Based on the complexity of the work, the delays caused by handoffs, and the urgency to get financial approval, we worked with a team that wanted to apply the Scrum framework. Their product became the FDP. Instead of handing over to each skill set, they formed a cross-functional team.

Once the team was formed and a product owner was found, we helped them turn their work into a backlog. This step alone quickly showed a range of activities that were low value. This was work that could be stopped altogether and improved the team’s effectiveness.

Instead of a team working on multiple plans at once, they worked on the top priority field. As a multidisciplinary team, they could iterate and get feedback on the plan from stakeholders at each sprint review. This meant they had frequent feedback and weren’t waiting for the final approval from finance. By the time their plan went for approval, it was high quality and approved in record time.

There were numerous other benefits the team achieved through the Scrum framework. The team’s impediments were resolved quickly. They were even able to innovate on new technology that had a benefit for all future plans. This team proved what was possible and led to a function-wide adoption of the Scrum framework.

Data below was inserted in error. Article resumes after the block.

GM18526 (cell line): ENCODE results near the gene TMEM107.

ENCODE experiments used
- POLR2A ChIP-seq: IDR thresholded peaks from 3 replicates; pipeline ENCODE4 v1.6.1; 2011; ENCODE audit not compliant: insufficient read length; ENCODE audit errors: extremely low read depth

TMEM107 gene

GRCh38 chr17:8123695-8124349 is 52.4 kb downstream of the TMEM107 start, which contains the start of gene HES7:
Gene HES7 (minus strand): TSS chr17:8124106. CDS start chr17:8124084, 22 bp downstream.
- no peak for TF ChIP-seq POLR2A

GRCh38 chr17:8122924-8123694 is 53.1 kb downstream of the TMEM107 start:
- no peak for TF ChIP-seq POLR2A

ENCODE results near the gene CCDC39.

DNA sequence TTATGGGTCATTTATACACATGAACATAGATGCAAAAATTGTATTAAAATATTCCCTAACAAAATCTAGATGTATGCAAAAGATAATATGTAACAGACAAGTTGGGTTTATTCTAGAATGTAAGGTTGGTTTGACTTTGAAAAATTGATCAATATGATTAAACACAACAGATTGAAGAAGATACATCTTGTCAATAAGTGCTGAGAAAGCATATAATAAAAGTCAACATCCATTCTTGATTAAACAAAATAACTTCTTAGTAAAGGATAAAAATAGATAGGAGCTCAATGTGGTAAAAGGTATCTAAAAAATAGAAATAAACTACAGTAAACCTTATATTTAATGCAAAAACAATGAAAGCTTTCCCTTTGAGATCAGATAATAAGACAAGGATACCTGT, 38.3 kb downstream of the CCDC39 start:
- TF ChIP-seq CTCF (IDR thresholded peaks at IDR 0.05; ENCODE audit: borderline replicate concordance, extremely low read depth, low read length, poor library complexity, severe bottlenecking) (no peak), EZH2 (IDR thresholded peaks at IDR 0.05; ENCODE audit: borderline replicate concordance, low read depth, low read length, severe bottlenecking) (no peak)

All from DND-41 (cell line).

The future of Scrum teams in the energy sector

This is just one example of a Scrum team we worked with within the energy sector. We’ve seen teams have success with exploration, production, projects, procurement, health and safety, and finance.

It’s clear that energy company’s are undergoing full-scale digital and Agile transformations. They need to in order to survive the multiple challenges they are facing.

While Scrum is just one way for teams to be Agile, it’s been a useful approach to help reimagine how work can be done in an Agile way. More than that, it’s delivered results. Teams who’ve applied the Scrum framework have not only focused on delivering the most valuable work first, they’ve also been more engaged and empowered.

As energy company’s start to re-organize for agility, we are expecting to see a growing number of non-IT teams benefit from the Scrum framework.

If you’re interested in learning more about Scrum, join one of our training programs or speak to one of our Agile consultants.